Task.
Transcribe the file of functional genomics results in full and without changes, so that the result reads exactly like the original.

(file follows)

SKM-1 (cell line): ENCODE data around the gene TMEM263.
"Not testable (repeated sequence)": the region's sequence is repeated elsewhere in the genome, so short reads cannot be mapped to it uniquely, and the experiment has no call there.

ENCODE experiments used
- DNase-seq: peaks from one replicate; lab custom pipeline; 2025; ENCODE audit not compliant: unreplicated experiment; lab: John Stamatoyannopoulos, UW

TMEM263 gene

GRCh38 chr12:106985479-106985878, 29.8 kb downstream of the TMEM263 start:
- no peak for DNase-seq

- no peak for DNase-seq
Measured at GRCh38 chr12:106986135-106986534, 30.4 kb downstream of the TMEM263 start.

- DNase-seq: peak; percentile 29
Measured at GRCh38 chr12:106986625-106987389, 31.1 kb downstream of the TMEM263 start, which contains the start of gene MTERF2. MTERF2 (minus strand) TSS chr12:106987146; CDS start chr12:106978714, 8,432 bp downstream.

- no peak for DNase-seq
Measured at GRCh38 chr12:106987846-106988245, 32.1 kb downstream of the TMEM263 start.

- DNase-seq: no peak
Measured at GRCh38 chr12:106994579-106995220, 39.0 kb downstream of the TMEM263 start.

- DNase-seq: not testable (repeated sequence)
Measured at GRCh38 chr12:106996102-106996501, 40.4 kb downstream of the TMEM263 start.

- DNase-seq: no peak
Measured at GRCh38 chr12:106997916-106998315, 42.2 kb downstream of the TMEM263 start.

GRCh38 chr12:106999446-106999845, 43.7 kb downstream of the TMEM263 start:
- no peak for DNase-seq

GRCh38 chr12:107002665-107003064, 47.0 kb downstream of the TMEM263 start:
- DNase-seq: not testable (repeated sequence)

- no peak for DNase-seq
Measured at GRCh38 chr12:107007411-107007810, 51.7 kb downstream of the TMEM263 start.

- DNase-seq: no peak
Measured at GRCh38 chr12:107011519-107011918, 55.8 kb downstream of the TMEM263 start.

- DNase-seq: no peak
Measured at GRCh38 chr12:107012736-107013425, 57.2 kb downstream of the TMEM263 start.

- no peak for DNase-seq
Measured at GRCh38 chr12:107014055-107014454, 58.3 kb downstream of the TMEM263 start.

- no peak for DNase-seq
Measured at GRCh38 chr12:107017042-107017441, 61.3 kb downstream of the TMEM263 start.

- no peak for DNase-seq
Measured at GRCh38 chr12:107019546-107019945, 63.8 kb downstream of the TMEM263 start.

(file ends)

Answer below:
SKM-1 (cell line): ENCODE data around the gene TMEM263.
"Not testable (repeated sequence)": the region's sequence is repeated elsewhere in the genome, so short reads cannot be mapped to it uniquely, and the experiment has no call there.

ENCODE experiments used
- DNase-seq: peaks from one replicate; lab custom pipeline; 2025; ENCODE audit not compliant: unreplicated experiment; lab: John Stamatoyannopoulos, UW

TMEM263 gene

GRCh38 chr12:106985479-106985878, 29.8 kb downstream of the TMEM263 start:
- no peak for DNase-seq

- no peak for DNase-seq
Measured at GRCh38 chr12:106986135-106986534, 30.4 kb downstream of the TMEM263 start.

- DNase-seq: peak; percentile 29
Measured at GRCh38 chr12:106986625-106987389, 31.1 kb downstream of the TMEM263 start, which contains the start of gene MTERF2. MTERF2 (minus strand) TSS chr12:106987146; CDS start chr12:106978714, 8,432 bp downstream.

- no peak for DNase-seq
Measured at GRCh38 chr12:106987846-106988245, 32.1 kb downstream of the TMEM263 start.

- DNase-seq: no peak
Measured at GRCh38 chr12:106994579-106995220, 39.0 kb downstream of the TMEM263 start.

- DNase-seq: not testable (repeated sequence)
Measured at GRCh38 chr12:106996102-106996501, 40.4 kb downstream of the TMEM263 start.

- DNase-seq: no peak
Measured at GRCh38 chr12:106997916-106998315, 42.2 kb downstream of the TMEM263 start.

GRCh38 chr12:106999446-106999845, 43.7 kb downstream of the TMEM263 start:
- no peak for DNase-seq

GRCh38 chr12:107002665-107003064, 47.0 kb downstream of the TMEM263 start:
- DNase-seq: not testable (repeated sequence)

- no peak for DNase-seq
Measured at GRCh38 chr12:107007411-107007810, 51.7 kb downstream of the TMEM263 start.

- DNase-seq: no peak
Measured at GRCh38 chr12:107011519-107011918, 55.8 kb downstream of the TMEM263 start.

- DNase-seq: no peak
Measured at GRCh38 chr12:107012736-107013425, 57.2 kb downstream of the TMEM263 start.

- no peak for DNase-seq
Measured at GRCh38 chr12:107014055-107014454, 58.3 kb downstream of the TMEM263 start.

- no peak for DNase-seq
Measured at GRCh38 chr12:107017042-107017441, 61.3 kb downstream of the TMEM263 start.

- no peak for DNase-seq
Measured at GRCh38 chr12:107019546-107019945, 63.8 kb downstream of the TMEM263 start.